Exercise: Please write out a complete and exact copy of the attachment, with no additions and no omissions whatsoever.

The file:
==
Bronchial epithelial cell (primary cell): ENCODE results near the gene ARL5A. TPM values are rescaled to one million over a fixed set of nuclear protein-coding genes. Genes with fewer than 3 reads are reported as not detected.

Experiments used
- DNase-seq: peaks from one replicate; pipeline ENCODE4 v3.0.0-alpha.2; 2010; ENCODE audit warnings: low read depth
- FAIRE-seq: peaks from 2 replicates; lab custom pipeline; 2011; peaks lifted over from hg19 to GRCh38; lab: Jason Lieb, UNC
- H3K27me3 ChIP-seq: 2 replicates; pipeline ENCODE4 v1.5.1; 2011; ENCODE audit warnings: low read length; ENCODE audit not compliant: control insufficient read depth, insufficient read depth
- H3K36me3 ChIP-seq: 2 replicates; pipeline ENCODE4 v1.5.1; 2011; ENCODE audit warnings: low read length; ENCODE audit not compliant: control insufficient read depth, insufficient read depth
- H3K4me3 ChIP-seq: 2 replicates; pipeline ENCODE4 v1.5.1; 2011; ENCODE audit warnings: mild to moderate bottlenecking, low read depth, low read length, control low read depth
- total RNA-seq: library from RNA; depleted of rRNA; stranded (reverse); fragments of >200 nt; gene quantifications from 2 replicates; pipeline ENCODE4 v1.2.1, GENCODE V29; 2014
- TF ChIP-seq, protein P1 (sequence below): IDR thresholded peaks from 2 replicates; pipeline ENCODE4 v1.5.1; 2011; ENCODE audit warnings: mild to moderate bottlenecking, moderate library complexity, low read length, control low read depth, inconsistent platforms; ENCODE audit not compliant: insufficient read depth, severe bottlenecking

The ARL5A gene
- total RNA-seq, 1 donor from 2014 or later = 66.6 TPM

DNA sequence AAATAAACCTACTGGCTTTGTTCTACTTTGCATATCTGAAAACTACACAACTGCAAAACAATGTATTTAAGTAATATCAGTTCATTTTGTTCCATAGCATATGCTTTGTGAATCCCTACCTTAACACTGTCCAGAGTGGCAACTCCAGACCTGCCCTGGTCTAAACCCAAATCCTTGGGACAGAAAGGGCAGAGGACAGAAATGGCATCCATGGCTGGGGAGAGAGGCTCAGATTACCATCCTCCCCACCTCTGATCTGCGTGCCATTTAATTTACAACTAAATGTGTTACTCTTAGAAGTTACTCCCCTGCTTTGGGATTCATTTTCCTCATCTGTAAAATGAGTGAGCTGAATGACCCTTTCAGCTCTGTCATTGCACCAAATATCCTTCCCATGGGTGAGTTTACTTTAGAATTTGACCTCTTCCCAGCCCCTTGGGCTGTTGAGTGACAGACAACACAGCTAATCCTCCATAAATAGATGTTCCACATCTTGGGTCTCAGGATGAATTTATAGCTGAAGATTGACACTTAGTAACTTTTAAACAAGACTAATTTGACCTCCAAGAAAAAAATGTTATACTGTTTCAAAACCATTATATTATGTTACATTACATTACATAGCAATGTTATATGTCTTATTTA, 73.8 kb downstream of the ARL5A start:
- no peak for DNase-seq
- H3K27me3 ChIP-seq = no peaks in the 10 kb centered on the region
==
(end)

Bronchial epithelial cell (primary cell): ENCODE results near the gene ARL5A. TPM values are rescaled to one million over a fixed set of nuclear protein-coding genes. Genes with fewer than 3 reads are reported as not detected.

Experiments used
- DNase-seq: peaks from one replicate; pipeline ENCODE4 v3.0.0-alpha.2; 2010; ENCODE audit warnings: low read depth
- FAIRE-seq: peaks from 2 replicates; lab custom pipeline; 2011; peaks lifted over from hg19 to GRCh38; lab: Jason Lieb, UNC
- H3K27me3 ChIP-seq: 2 replicates; pipeline ENCODE4 v1.5.1; 2011; ENCODE audit warnings: low read length; ENCODE audit not compliant: control insufficient read depth, insufficient read depth
- H3K36me3 ChIP-seq: 2 replicates; pipeline ENCODE4 v1.5.1; 2011; ENCODE audit warnings: low read length; ENCODE audit not compliant: control insufficient read depth, insufficient read depth
- H3K4me3 ChIP-seq: 2 replicates; pipeline ENCODE4 v1.5.1; 2011; ENCODE audit warnings: mild to moderate bottlenecking, low read depth, low read length, control low read depth
- total RNA-seq: library from RNA; depleted of rRNA; stranded (reverse); fragments of >200 nt; gene quantifications from 2 replicates; pipeline ENCODE4 v1.2.1, GENCODE V29; 2014
- TF ChIP-seq, protein P1 (sequence below): IDR thresholded peaks from 2 replicates; pipeline ENCODE4 v1.5.1; 2011; ENCODE audit warnings: mild to moderate bottlenecking, moderate library complexity, low read length, control low read depth, inconsistent platforms; ENCODE audit not compliant: insufficient read depth, severe bottlenecking

The ARL5A gene
- total RNA-seq, 1 donor from 2014 or later = 66.6 TPM

DNA sequence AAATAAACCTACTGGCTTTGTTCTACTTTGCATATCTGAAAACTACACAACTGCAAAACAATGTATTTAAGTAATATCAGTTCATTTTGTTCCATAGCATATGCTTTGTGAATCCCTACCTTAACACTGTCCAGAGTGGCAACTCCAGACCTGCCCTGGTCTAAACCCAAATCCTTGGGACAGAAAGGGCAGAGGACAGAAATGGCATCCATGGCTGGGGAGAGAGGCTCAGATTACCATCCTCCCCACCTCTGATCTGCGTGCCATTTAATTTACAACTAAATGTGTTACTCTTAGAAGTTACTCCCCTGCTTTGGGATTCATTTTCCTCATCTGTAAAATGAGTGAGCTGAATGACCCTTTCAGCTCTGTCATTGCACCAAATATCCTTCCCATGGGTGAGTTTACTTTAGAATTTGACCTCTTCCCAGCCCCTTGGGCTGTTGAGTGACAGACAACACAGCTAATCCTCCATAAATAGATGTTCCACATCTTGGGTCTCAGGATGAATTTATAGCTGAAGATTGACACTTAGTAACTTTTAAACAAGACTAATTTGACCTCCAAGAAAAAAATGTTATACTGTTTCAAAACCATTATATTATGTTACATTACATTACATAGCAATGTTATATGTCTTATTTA, 73.8 kb downstream of the ARL5A start:
- no peak for DNase-seq
- H3K27me3 ChIP-seq = no peaks in the 10 kb centered on the region